to the collective goals outlined in Vision 2020 and work to build a strong, sustainable industry that is an economic and social driver for this province. The tourism industry is largely made up of entrepreneurs with a relentless passion for driving industry growth and sharing all that our province has to offer. Hospitality NL has heard directly from industry that new entrants with a fresh perspective and innovative ideas are always welcome in tourism. For example, in areas of rural Newfoundland and Labrador where demand for tourism product has increased significantly during the busy season, new business is encouraged as it helps to meet that demand, especially where the capacity may not already exist (i.e. in the accommodations sector). Again, the key to success lies in ensuring that businesses operate in an equitable environment, consumers are protected and satisfied, and Newfoundland and Labrador continues to live up to its reputation as a world-class destination. As we continue to plot our course in this exciting and resilient industry, I encourage you to reach out to myself or any one of the staff or Board members of Hospitality NL to discuss the successes and challenges you are experiencing. As most of you already know, I’m always up for a good yarn.

Craig Foley CEO, Hospitality NL @craigfoleyHNL


Celebrating History

In 2016, Canada welcomed 19,979,334 travellers – the highest number since 2002 and second highest ever, according to Destination Canada1. This year, as the country comes together like never before to celebrate Canada’s 150th birthday, we are poised to welcome record numbers of resident and nonresident visitors throughout the 13 provinces and territories. Canada has much to offer travellers. Aweinspiring natural wonders and landscapes, including 18 UNESCO World Heritage Sites (four of which are located in Newfoundland and Labrador!). A rich cultural background, dating back much further than 150 years with indigenous peoples in Canada, provides stories and traditions that continue to live on in each generation and draw travellers to delve deeper and discover more about what makes Canada so unique. Not to mention Canadians consistently earn the reputation of being some of the friendliest people in the world!

Newfoundland and Labrador joined Canada as a province in 1949, bringing along its own unique history, culture and people. In 1997, we celebrated Cabot 500, marking 500 years since John Cabot sailed into Bonavista and discovered North America. In 2010, the Cupids 400 celebrations marked John Guy’s 1610 settlement of Cupids, the first English speaking settlement in Canada. July 1, 2016 was the 100 year anniversary of the Battle of Beaumont Hamel in World War I, a significant event in the fabric of NL’s history that is recognized in the province each year on Memorial Day. The occasions I’ve just named are but a few of the many festivals, events and commemorations that highlight and celebrate Newfoundland and Labrador’s history and culture. Such events are key elements in the bigger tourism picture. However, through the evolution of the travel and tourism industry, destination marketing strategies and guests’ expectations have changed. The sharing of history, culture and traditions are mainstays in everyday tourism product offerings. It is no secret that travellers today are looking to do more than just visit a destination. They want to experience a destination, immerse themselves in the culture, get to know the people and understand how and why this place and its traditions came to be. This is the aim of many tourism product development initiatives taking place in the province right now – to help guide operators in the creation and development of unique, Newfoundland and Labrador experiences. Hospitality Newfoundland and Labrador has been the provincial tourism industry association since 1983. Throughout the association’s almost 35 year history, there has been much evolution, not just within the organization, but also within the tourism industry. But throughout that time, the vision has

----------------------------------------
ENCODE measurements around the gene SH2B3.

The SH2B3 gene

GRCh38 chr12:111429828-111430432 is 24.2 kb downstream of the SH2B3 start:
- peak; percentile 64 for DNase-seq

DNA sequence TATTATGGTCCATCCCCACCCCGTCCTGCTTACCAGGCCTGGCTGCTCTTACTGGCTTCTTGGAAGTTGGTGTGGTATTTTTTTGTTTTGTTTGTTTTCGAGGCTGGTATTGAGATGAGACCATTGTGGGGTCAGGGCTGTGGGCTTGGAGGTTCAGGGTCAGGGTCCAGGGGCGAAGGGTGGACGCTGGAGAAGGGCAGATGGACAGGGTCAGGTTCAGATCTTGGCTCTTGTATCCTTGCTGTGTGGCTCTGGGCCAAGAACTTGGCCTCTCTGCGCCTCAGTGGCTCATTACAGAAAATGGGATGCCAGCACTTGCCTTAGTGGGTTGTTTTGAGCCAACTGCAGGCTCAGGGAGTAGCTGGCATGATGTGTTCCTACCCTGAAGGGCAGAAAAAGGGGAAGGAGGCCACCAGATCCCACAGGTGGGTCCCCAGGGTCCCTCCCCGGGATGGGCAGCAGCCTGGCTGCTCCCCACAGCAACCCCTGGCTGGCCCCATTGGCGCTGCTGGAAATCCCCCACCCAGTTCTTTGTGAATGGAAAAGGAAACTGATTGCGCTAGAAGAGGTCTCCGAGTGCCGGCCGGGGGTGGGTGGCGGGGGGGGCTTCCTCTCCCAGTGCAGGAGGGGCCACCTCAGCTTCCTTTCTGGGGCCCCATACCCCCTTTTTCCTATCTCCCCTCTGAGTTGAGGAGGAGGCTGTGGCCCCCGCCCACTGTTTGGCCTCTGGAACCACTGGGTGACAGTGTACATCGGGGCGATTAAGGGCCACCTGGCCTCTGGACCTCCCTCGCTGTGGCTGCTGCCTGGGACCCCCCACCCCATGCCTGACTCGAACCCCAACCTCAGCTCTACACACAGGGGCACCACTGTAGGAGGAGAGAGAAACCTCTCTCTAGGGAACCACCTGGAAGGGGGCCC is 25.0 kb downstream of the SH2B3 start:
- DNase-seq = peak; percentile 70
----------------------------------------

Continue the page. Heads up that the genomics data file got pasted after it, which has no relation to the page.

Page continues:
remained constant – Hospitality Newfoundland and Labrador, the voice of tourism, provides leadership and direction for the sustainability and growth of the tourism industry. You can read more about Hospitality NL’s purpose and guiding principles on page 2, but the point I want to make here is that this association is your association. As an industry operator, whatever you need, whether it is the strength of a collective voice, professional development, business advice or valuable networking opportunities, you can turn to Hospitality NL. By many accounts, the summer season started off strong here in Newfoundland and Labrador and that momentum continues as we welcome travellers looking to cross a few items off their bucket lists. It is also great to have support for the industry from varying levels of Government. For example, provincial and federal partners in the Atlantic Growth Strategy recently announced a joint investment of $24.5 million aimed at positioning Atlantic Canada as a top tourism destination, creating more jobs and giving a boost to small businesses2. Much like the country and our province, each tourism business has a unique story to tell. Some are just getting started and some have been years in the making. Combine that story with the experience your guests are searching for and top notch customer service and you just may have a recipe for success!


Dion Finlay Chair, Hospitality NL @HNLChair



Moving Forward Together